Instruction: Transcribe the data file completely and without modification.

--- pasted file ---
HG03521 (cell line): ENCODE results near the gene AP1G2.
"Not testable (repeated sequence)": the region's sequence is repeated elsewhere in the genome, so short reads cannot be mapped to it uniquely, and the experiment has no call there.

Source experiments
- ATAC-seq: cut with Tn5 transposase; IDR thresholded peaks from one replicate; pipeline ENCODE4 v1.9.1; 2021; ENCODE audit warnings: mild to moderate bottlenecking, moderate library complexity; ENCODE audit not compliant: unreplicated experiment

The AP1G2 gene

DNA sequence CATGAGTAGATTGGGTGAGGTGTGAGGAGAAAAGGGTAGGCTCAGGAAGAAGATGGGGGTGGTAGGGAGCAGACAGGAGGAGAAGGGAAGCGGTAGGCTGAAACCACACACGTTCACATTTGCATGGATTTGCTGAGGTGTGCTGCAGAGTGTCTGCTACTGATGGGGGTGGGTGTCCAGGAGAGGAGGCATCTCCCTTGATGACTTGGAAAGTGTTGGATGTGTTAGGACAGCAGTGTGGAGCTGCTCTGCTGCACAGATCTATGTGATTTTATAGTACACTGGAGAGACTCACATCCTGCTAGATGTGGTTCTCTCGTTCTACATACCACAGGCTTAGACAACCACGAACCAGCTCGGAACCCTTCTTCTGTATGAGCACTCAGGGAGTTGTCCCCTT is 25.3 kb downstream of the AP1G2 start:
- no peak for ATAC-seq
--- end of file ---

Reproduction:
HG03521 (cell line): ENCODE results near the gene AP1G2.
"Not testable (repeated sequence)": the region's sequence is repeated elsewhere in the genome, so short reads cannot be mapped to it uniquely, and the experiment has no call there.

Source experiments
- ATAC-seq: cut with Tn5 transposase; IDR thresholded peaks from one replicate; pipeline ENCODE4 v1.9.1; 2021; ENCODE audit warnings: mild to moderate bottlenecking, moderate library complexity; ENCODE audit not compliant: unreplicated experiment

The AP1G2 gene

DNA sequence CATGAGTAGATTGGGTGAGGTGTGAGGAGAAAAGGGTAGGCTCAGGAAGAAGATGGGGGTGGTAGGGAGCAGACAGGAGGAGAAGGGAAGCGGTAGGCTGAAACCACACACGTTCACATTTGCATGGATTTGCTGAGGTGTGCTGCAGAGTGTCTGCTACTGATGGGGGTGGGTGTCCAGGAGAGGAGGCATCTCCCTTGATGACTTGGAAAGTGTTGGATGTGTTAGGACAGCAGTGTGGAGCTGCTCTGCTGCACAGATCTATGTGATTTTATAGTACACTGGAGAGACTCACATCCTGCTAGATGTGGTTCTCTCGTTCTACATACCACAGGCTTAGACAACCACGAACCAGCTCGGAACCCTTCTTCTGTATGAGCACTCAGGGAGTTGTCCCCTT is 25.3 kb downstream of the AP1G2 start:
- no peak for ATAC-seq